With the No Artpunk 3 contest having just closed submissions, Prince of Nothing outlined his judging principles for some of what distinguishes good high-level adventure designs---and by implication, good high-level play---in his blog post at https://princeofnothingblogs.wordpress.com/2023/11/29/nap-rating-high-level-adventures/ (as well as in the posts clarifying and expanding the NAP3 entrance criteria too).
In addition to those detailed by Prince, some other criteria rise to the level of "important" in my mind (and Prince never said his list was exhaustive, of course), including:
- showcasing the strengths of high-level play: where PCs need disintegration to take down a wall of force, need to erase that symbol, and need to research and learn the truename of the demon to be banished (perhaps by any means necessary)
- non-nerfing environmental challenges: high-level modules should not be just the usual trip to the dungeon, cave, or ruin, but should offer distinctive challenges. Examples: aerial/aquatic/undersea environs, active volcanoes, magical/spatial anomalies, demi-planes, and other planes of existence. And while physical challenges are common, social and cultural obstacles can be equally effective: urban, high-society/courtly, guild/organization based, and religious cultures and faction relationships may not only limit standard combat actions but may also shift the field of combat to influence and politics, and the repercussions of choices made and opportunities lost, rather than simple swordplay
- knowledge (and perhaps even mastery) of the game system: knowing your PCs and the capabilities of their abilities, spells, and magic (both your own PC and the others in the party), knowing the foes/monsters, knowing the environment and setting, etc.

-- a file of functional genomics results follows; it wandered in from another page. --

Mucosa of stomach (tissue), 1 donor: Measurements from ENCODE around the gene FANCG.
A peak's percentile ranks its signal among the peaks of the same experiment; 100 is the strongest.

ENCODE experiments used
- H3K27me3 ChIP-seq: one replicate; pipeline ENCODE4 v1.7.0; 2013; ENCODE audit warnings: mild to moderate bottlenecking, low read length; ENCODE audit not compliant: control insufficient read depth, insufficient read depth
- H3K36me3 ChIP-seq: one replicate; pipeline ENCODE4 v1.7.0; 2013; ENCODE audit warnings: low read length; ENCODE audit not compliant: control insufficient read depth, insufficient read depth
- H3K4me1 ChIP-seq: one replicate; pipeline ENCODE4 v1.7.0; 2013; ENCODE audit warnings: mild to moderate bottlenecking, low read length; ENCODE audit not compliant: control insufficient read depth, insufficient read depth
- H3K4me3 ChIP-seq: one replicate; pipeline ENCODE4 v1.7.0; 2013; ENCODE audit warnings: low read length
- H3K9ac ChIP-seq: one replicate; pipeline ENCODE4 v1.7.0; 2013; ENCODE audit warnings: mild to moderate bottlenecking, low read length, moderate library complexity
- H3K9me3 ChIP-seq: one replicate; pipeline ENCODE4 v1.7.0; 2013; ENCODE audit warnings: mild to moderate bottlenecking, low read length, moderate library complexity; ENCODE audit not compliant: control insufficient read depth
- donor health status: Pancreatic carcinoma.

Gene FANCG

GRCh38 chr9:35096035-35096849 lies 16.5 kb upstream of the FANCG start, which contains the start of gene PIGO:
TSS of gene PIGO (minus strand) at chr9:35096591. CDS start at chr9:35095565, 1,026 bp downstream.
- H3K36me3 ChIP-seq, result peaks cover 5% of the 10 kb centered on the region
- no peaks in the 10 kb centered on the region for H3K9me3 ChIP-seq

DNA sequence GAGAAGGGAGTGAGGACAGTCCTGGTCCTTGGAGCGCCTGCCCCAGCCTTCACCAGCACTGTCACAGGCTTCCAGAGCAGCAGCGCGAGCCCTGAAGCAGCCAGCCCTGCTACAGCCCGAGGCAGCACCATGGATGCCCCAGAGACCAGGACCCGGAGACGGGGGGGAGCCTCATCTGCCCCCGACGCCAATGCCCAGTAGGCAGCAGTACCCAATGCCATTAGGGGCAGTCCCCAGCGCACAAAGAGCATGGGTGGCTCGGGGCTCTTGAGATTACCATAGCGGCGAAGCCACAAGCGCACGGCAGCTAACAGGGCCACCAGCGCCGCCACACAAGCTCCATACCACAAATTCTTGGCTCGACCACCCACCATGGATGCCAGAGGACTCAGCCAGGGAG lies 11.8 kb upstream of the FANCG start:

- acting well as a group/team: this follows on from knowledge above, but gets into coordinated and effective application of expertise, individually and as a group, at the table and in the moment, as well as looking tactically ahead to medium and long-term goals
What other design principles guide your designs and play in high-level adventures?
I'm curious to hear what criteria drive your sense of high-level design and good play, so please chime in via the comments.
Some additional discussion and follow-up on reddit at at https://www.reddit.com/r/adnd/s/yPvHskuRje, and Facebook at https://www.facebook.com/groups/40230212669/permalink/10160278890287670/, and Dragonsfoot at https://www.dragonsfoot.org/forums/viewtopic.php?t=91954.
For the record, I did not submit an adventure for consideration ton NAP again this year: I didn’t complete the data entry to make my submission electronic and submittable in time (I’m sans PC since September, and have used my son’s while he’s at school, but that wasn’t sufficient time to wrapped it all up by month-end). It likely needed more time to playtest too, and somewhere along the way I also apparently missed the page count limit, which would have been heartbreaking to have blown had I submitted on time! ;)
However, I found the contest very inspiring, completed about 90% my adventure design, and I plan to run it (and perhaps my drowic slave market) at GaryCon, the North Texas RPG Con, and Virtual Greyhawk Con next year.
Once I refigured out how to submit files to my web site using the new-to-me admin interface, I will also finally share my expanded tables for Appendix C NPC and PC magic item generation, too.